The devastation caused to parts of Britain and Ireland by the recent floods came just weeks before international leaders gather in Copenhagen to discuss how best to combat climate change.
The floods devastated Cockermouth inCumbria and more than a dozen towns and villages in Ireland, including the centre of Cork. The River Suck burst its banks in County Leitrim, flooding the town of Ballinasloe and cutting off major roads to the northwest. About 40 families had to be evacuated by boat
The British and Irish army were deployed in their respective countries to save people from the worsening weather conditions. A policeman, Bill Barker, lost his life in Cumbria when a bridge he was standing on collapsed.
Britain’s Environment Secretary Hilary Benn claimed the flood was a one in a 1,000 year occurrence, compared to the one in 100 year ferocity which the Cumbria area had fortified to withstand. This was no doubt very reassuring to all those who lost their homes. There were some recriminations over whether adequate provision is being made for these types of natural occurrences in both countries.
Whether these were freak storms or not it would seem such occurrences are getting more commonplace. Floods have hit Ireland in each of the last three years. Two years ago in the UK it was the Midlands that was hit with floods in Worcestershire and Gloucestershire. Previous to that Cornwall was flooded.
There can be little doubt that these climatic changes are due to the effects in some way of global warming. Water levels are rising and the weather conditions are changing.
Another sign of rapid change comes with the news that the Thames Barrier has been raised 64 times in the last 10 years up to 2007. This compares to 10 times in the first decade of its existence. Interestingly, it would take a one in a 1000-year occurrence to overwhelm the barrier – not very reassuring given the same ratio applied in Cumbria.
All of this devastation and statistical evidence ought to be enough to focus minds at the Copenhagen summit. Yet there seems to be little urgency from world leaders. US President Barack Obama will show up briefly.
The British Government to its credit does seem to recognise the need to take international action to combat climate change. Prime Minister Gordon Brown will attend Copenhagen and has warned of the consequences of failure to act decisively. Secretary of State for Energy and Climate Change Ed Miliband has also been actively lobbying in European capitals to ensure some coming together on a united agenda.
The inconsistency with the British Government comes when matching words and actions. There are moves to combat global warming but comparing say the £800 million put into flood defences with the billions pumped into the disastrous conflicts in Iraq and Afghanistan gives some idea of policy priority. Indeed, David King, the former chief scientific advisor to the government warned that climate change was a far bigger threat to the future of the nation than terrorism.
If world leaders are to seriously address climate change they need to recognise that the devastation being caused is intricately linked to the current economic model. If things continue as at present there is no doubt that the world will be devastated by ever-greater catastrophes. Whether these are dismissed in piecemeal style as one in a 100, one in a 1000 or one in 10,000 occurrences it will get a lot worse.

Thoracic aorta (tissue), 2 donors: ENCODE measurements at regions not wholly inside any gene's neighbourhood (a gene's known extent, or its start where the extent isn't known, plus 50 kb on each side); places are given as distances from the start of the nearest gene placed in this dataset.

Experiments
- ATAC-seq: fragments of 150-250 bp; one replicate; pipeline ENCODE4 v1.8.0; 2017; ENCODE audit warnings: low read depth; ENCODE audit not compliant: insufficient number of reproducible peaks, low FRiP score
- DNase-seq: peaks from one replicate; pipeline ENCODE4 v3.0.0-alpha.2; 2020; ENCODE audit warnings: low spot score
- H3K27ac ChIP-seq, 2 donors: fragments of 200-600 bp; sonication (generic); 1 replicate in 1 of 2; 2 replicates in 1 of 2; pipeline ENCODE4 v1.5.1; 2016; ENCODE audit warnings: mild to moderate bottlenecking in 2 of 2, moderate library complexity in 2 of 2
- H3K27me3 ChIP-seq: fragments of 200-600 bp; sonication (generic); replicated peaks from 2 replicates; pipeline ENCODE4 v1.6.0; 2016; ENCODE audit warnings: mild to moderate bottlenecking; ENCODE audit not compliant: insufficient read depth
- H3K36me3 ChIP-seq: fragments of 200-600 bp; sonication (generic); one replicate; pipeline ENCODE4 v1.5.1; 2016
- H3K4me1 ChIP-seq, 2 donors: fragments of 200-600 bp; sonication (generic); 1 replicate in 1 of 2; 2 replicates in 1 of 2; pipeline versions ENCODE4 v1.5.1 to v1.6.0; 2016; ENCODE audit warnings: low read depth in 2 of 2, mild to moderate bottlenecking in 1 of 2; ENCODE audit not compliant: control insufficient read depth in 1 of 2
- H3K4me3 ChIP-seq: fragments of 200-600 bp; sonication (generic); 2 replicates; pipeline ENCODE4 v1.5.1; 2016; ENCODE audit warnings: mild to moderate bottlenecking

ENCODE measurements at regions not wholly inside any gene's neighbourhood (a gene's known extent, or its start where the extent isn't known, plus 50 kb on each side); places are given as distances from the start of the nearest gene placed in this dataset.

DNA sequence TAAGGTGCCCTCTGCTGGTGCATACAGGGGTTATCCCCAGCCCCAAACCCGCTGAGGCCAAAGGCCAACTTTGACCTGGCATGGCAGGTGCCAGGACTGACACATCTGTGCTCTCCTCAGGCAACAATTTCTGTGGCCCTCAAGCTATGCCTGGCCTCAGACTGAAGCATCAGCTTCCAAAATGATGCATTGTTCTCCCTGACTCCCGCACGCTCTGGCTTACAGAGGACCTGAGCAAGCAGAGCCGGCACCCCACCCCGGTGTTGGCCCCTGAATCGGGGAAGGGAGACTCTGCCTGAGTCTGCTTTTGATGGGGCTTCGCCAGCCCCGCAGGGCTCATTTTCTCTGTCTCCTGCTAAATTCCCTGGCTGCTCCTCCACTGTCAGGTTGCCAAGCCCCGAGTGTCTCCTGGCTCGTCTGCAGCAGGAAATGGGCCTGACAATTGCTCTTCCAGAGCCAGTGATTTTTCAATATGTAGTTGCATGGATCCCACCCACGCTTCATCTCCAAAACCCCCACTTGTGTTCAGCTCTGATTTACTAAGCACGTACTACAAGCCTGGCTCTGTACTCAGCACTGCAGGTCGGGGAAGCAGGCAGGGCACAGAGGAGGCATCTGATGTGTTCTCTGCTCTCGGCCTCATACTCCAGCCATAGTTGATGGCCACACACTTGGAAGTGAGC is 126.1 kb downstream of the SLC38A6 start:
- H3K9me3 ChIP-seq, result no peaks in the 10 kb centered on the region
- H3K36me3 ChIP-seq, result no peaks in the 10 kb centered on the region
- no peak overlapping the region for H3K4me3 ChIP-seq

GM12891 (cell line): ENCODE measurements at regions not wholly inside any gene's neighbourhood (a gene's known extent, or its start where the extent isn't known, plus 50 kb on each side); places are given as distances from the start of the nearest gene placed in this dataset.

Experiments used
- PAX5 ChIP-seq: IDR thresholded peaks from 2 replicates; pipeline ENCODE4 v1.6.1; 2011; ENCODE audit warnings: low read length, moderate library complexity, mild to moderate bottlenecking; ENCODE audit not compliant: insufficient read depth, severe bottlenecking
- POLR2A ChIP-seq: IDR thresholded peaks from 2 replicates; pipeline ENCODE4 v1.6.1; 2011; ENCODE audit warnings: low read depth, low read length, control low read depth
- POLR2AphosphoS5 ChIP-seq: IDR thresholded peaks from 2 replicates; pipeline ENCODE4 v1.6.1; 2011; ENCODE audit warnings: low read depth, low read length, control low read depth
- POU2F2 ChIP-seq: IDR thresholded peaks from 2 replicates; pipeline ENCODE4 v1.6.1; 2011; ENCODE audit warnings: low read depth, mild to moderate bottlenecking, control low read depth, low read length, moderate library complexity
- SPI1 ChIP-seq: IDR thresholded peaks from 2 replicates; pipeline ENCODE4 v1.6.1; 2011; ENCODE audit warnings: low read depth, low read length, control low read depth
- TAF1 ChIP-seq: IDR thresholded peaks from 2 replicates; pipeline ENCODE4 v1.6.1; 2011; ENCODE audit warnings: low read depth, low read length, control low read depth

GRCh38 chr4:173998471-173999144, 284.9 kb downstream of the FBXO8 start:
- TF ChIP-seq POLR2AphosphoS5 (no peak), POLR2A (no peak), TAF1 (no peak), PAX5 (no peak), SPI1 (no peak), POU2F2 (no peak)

Damage done to the environment must be reflected in economic indicators. So for example, air travel should come to reflect the damage it does to the environment. Similarly, train travel would get cheaper because it is sustainable.
Take the journey to Copenhagen by way of example. Travelling by train costs £320. Taking a plane costs £72. If environmental factors were taken into account, the train would cost £70, the plane £600.
Other moves can be made to promote sustainable living. Why not take all tax off electric cars and offer incentives to businesses that operate fleets of company cars to go electric? There is an argument for making environmentally friendly forms of travel like rail free. No new house should be built in the UK or Ireland that is not carbon neutral.
Why not invest heavily in green technology? This is a new area that the UK and Ireland could major in, creating the new products and exporting to the rest of the world. There has been some investment but nothing like that undertaken in say Germany.
Britain and Ireland are uniquely placed to take advantage of energy devolved from the wind and waves.
There also need to be technological transfers to growing economies like India and China in order that they can develop sustainably.
The third area in need of addressing is people’s own lifestyles. It is not good enough to simply recycle a bit more and use the car a bit less. This crisis is such that it does genuinely mean a return to a more basic, less damaging style of living. The consumer lifestyle developed over the past few decades has brought the world to the brink of destruction. For everyone to live like the US and Europe do at present would require five planets. We have just one, so the maths says that lifestyles will have to change dramatically.
It is not too late but time is running out. To really address climate change requires sustained action at a number of levels – individual, community and government. Let’s hope world leaders recognise the very real dangers and act accordingly at Copenhagen.